“They have got a right to be upset,” suggested Nhleko when asked by RugbyPass if he had a message for South African fans annoyed that their team hasn’t got the desired results, losing to England after a 12-31 hammering by the Argentinians last Thursday in Stellenbosch.

“The Springbok jersey is a proud jersey and we have been in the semi-final for the last 10 years, something like that. Very disappointing and none more so disappointed than us as a group in not being able to perform on our home soil. As I keep saying, the boys aren’t going to stop trying. We are hoping that we can finish the tournament in a good light together. Something small to smile about, a consolation.”


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When he spoke he had just come back down the dressing room tunnel after fronting a media briefing where the South African media probed him for answers regarding their failure. “Good questions I guess about the programme and where we are, and I keep stressing the fact there are lots of good players in this group and I am hoping these two games don’t define them as people going forward,” he insisted.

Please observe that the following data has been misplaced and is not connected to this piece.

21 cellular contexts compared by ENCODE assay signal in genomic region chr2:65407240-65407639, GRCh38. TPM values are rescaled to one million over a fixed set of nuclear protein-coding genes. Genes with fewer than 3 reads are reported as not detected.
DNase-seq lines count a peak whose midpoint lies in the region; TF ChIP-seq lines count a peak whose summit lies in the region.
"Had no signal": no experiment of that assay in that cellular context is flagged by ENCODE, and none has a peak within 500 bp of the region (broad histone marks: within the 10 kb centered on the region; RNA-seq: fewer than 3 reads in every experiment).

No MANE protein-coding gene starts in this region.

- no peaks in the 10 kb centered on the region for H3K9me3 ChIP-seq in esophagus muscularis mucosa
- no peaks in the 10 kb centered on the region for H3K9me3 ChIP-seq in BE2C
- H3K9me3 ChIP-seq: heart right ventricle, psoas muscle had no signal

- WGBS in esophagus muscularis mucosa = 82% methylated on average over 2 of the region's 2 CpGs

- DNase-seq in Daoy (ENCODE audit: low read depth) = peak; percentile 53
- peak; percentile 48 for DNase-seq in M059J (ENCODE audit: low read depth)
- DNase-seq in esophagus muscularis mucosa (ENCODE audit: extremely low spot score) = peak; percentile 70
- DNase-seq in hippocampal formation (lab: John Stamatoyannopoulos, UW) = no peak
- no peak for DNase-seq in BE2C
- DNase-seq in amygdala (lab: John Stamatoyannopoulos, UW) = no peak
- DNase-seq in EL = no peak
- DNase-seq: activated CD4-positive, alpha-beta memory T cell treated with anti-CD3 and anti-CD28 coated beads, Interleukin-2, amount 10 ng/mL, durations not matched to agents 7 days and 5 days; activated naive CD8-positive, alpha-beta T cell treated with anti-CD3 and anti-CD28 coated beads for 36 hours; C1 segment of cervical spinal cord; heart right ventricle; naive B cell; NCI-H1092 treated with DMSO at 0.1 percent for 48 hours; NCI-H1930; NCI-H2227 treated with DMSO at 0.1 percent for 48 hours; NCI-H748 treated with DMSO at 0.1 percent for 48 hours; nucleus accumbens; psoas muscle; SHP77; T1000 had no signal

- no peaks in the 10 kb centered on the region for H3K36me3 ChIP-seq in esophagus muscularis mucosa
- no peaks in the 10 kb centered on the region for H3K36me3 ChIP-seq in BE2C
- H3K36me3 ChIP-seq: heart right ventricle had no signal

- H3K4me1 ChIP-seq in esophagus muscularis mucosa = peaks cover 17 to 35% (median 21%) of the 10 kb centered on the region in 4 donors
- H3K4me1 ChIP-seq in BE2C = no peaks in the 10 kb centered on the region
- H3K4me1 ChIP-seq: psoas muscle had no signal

“The biggest thing for us is to make sure we finish the tournament on a good note. These boys are really good players. It just hasn’t gone our way., Partly our own fault and partly just, you know, that is how sport goes sometimes. But the important thing is we have two more games, we’ll stick to the process and make sure we get back on our game and hopefully finish as high as we can.


“We believe in that, it [developing players] has always been the mantra. We want to win. It would be nice to be playing in a semi-final and a final but we also understand that there is a bigger picture to this. The bigger picture is making sure that some of these boys that are sitting here now in a year or two’s time are part of senior groups and hopefully some of the hurt they feel now will fuel them to go on to do greater things.”